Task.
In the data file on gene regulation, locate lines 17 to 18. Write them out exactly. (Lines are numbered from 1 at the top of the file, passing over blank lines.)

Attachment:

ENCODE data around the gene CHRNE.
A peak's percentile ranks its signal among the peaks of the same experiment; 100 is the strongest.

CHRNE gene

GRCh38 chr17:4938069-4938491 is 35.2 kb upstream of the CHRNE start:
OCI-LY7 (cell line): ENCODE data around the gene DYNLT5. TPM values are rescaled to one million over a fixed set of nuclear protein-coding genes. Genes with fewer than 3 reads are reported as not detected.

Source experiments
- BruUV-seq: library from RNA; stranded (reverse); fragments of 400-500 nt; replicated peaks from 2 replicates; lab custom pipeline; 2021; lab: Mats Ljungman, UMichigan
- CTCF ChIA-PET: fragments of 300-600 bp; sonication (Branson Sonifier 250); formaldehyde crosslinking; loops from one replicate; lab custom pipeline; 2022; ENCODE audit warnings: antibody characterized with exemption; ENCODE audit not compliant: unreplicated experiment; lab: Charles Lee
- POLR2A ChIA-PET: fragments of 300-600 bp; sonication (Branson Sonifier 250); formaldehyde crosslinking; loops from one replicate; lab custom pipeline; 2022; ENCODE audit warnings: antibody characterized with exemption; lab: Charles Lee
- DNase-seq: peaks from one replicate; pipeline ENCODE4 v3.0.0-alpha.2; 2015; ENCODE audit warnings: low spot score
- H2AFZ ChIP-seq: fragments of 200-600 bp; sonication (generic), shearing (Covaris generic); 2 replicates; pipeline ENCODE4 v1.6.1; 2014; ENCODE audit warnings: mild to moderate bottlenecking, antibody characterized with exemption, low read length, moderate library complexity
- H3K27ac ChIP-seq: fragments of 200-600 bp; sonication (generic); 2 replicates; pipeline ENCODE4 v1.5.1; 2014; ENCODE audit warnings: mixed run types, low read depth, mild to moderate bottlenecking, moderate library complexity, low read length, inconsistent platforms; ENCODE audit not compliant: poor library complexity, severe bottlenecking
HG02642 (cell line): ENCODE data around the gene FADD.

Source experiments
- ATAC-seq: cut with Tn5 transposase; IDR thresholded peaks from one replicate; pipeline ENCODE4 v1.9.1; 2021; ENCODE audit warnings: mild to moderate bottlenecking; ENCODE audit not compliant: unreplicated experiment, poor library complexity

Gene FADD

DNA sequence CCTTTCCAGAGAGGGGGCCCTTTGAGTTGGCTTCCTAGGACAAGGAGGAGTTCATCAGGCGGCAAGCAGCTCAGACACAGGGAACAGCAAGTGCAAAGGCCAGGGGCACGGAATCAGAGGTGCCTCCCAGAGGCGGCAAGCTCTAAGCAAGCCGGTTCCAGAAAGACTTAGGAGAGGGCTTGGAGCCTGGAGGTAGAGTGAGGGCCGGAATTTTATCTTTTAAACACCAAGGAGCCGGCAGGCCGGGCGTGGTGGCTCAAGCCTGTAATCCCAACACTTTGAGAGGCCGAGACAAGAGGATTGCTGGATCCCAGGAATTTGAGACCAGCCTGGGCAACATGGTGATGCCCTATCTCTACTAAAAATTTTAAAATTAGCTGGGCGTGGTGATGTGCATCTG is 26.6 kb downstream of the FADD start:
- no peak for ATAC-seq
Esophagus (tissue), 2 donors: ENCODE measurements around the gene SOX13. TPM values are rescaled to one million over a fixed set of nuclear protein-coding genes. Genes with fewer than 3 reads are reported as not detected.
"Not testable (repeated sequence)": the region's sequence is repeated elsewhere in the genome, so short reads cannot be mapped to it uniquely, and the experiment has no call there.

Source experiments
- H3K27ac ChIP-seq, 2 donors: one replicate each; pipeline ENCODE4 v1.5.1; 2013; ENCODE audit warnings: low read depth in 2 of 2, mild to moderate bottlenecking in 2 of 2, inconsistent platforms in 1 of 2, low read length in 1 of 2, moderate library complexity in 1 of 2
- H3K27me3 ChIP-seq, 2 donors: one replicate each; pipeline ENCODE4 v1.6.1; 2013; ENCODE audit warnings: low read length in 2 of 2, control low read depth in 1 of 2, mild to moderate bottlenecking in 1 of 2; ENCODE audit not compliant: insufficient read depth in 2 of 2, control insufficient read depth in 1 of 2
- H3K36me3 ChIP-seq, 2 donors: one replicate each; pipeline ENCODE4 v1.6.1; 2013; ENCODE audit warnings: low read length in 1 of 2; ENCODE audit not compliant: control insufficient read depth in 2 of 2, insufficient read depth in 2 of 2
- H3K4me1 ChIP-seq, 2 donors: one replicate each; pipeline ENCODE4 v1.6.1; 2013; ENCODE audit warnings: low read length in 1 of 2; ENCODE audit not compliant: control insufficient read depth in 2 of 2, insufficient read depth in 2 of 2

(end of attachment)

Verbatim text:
DNA sequence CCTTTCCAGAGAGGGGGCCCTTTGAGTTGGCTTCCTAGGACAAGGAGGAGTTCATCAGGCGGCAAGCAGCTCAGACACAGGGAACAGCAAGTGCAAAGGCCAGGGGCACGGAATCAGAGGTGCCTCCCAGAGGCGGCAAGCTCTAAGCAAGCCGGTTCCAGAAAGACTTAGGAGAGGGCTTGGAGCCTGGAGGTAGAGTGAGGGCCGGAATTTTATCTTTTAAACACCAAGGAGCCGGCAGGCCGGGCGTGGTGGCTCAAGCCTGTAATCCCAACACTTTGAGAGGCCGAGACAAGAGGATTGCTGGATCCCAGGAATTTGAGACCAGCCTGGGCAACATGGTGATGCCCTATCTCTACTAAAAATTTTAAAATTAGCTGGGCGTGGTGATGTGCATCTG is 26.6 kb downstream of the FADD start:
- no peak for ATAC-seq